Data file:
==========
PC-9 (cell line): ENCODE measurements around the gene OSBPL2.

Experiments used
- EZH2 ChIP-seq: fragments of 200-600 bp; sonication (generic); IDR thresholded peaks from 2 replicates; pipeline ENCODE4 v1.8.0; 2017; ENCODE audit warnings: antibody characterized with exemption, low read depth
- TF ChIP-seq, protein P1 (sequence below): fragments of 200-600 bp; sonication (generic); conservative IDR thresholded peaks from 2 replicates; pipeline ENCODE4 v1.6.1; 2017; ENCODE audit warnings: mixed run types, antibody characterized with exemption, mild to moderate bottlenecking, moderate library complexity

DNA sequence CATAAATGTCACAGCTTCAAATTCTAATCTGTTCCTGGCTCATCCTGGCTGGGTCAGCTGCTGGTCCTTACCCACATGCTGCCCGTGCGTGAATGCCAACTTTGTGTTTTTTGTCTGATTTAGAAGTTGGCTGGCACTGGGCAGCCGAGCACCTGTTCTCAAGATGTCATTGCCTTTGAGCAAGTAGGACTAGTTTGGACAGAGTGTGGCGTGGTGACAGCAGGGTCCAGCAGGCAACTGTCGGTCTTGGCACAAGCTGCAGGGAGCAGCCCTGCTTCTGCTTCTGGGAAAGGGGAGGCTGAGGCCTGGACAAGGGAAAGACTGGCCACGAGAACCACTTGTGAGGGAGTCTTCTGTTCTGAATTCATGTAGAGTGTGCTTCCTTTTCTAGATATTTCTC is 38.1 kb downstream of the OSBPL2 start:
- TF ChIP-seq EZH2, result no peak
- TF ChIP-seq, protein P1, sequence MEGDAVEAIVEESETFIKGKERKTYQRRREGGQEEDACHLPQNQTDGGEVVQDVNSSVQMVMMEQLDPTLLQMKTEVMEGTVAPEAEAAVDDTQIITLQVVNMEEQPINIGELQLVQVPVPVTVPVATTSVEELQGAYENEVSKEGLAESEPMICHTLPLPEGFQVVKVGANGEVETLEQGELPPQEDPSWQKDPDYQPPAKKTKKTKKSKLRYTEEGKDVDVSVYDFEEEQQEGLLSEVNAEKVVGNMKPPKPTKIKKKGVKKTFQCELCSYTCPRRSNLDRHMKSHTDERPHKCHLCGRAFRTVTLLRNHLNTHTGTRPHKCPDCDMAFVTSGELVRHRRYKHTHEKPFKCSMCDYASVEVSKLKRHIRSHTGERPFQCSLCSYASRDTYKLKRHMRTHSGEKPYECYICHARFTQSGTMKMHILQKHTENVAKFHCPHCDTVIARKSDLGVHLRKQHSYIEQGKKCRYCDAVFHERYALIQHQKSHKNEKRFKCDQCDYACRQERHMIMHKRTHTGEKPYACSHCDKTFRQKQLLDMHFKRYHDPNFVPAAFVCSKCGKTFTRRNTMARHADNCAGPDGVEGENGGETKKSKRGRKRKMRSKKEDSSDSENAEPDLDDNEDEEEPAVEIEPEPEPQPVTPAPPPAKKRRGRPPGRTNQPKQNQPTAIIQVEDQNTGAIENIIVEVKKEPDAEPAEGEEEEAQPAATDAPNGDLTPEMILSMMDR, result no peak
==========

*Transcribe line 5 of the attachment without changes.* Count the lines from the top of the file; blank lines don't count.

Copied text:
DNA sequence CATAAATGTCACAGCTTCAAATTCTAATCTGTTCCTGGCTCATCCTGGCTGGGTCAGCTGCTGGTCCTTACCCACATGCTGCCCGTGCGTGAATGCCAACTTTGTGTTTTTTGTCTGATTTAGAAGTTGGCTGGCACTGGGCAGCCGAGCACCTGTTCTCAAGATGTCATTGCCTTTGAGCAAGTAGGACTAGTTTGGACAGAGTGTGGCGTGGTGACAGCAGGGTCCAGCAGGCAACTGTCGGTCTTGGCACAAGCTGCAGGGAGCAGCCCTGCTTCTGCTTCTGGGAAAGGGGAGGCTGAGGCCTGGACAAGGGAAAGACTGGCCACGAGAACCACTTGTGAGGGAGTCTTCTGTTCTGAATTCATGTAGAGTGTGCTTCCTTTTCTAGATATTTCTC is 38.1 kb downstream of the OSBPL2 start: